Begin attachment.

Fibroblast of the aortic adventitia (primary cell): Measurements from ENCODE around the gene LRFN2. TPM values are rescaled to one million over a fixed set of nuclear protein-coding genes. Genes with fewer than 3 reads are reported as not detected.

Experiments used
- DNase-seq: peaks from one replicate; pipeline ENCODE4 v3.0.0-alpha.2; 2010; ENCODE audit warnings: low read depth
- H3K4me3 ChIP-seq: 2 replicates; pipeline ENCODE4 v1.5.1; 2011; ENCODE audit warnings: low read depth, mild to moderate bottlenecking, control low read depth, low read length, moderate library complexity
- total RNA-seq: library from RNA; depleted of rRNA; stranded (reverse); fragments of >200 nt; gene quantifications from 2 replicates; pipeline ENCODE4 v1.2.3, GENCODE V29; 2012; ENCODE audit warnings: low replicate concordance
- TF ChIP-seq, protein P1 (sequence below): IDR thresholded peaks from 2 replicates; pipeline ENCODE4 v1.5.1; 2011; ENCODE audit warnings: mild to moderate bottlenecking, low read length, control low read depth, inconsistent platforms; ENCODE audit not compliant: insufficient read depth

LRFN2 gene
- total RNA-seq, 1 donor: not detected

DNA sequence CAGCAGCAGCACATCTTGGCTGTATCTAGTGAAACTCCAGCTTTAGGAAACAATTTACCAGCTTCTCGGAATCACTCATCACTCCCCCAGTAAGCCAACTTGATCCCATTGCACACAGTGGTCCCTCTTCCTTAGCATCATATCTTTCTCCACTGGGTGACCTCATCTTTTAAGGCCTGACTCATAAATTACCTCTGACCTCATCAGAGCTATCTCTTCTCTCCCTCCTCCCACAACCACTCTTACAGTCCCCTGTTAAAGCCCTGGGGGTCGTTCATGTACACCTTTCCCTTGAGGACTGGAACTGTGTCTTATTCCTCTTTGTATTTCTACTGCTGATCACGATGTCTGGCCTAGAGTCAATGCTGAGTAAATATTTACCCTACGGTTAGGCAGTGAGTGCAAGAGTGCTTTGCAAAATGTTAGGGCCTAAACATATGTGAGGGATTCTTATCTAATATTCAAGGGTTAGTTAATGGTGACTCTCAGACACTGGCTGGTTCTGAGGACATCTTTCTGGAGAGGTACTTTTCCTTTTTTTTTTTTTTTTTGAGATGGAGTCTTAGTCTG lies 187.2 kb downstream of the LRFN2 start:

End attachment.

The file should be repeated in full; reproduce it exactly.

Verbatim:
Fibroblast of the aortic adventitia (primary cell): Measurements from ENCODE around the gene LRFN2. TPM values are rescaled to one million over a fixed set of nuclear protein-coding genes. Genes with fewer than 3 reads are reported as not detected.

Experiments used
- DNase-seq: peaks from one replicate; pipeline ENCODE4 v3.0.0-alpha.2; 2010; ENCODE audit warnings: low read depth
- H3K4me3 ChIP-seq: 2 replicates; pipeline ENCODE4 v1.5.1; 2011; ENCODE audit warnings: low read depth, mild to moderate bottlenecking, control low read depth, low read length, moderate library complexity
- total RNA-seq: library from RNA; depleted of rRNA; stranded (reverse); fragments of >200 nt; gene quantifications from 2 replicates; pipeline ENCODE4 v1.2.3, GENCODE V29; 2012; ENCODE audit warnings: low replicate concordance
- TF ChIP-seq, protein P1 (sequence below): IDR thresholded peaks from 2 replicates; pipeline ENCODE4 v1.5.1; 2011; ENCODE audit warnings: mild to moderate bottlenecking, low read length, control low read depth, inconsistent platforms; ENCODE audit not compliant: insufficient read depth

LRFN2 gene
- total RNA-seq, 1 donor: not detected

DNA sequence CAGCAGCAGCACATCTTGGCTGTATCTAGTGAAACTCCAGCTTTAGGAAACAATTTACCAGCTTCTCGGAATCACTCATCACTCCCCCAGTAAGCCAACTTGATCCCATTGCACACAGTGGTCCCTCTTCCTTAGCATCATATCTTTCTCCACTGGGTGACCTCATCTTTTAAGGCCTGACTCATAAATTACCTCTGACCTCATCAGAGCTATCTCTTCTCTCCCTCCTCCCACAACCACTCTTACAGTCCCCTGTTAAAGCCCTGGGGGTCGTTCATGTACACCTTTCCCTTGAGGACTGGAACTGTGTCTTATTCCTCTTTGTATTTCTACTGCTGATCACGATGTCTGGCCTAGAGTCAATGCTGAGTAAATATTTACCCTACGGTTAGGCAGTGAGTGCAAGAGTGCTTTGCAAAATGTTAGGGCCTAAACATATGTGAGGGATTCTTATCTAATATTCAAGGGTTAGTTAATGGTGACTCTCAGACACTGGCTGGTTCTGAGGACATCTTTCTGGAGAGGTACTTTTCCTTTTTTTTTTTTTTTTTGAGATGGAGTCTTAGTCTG lies 187.2 kb downstream of the LRFN2 start: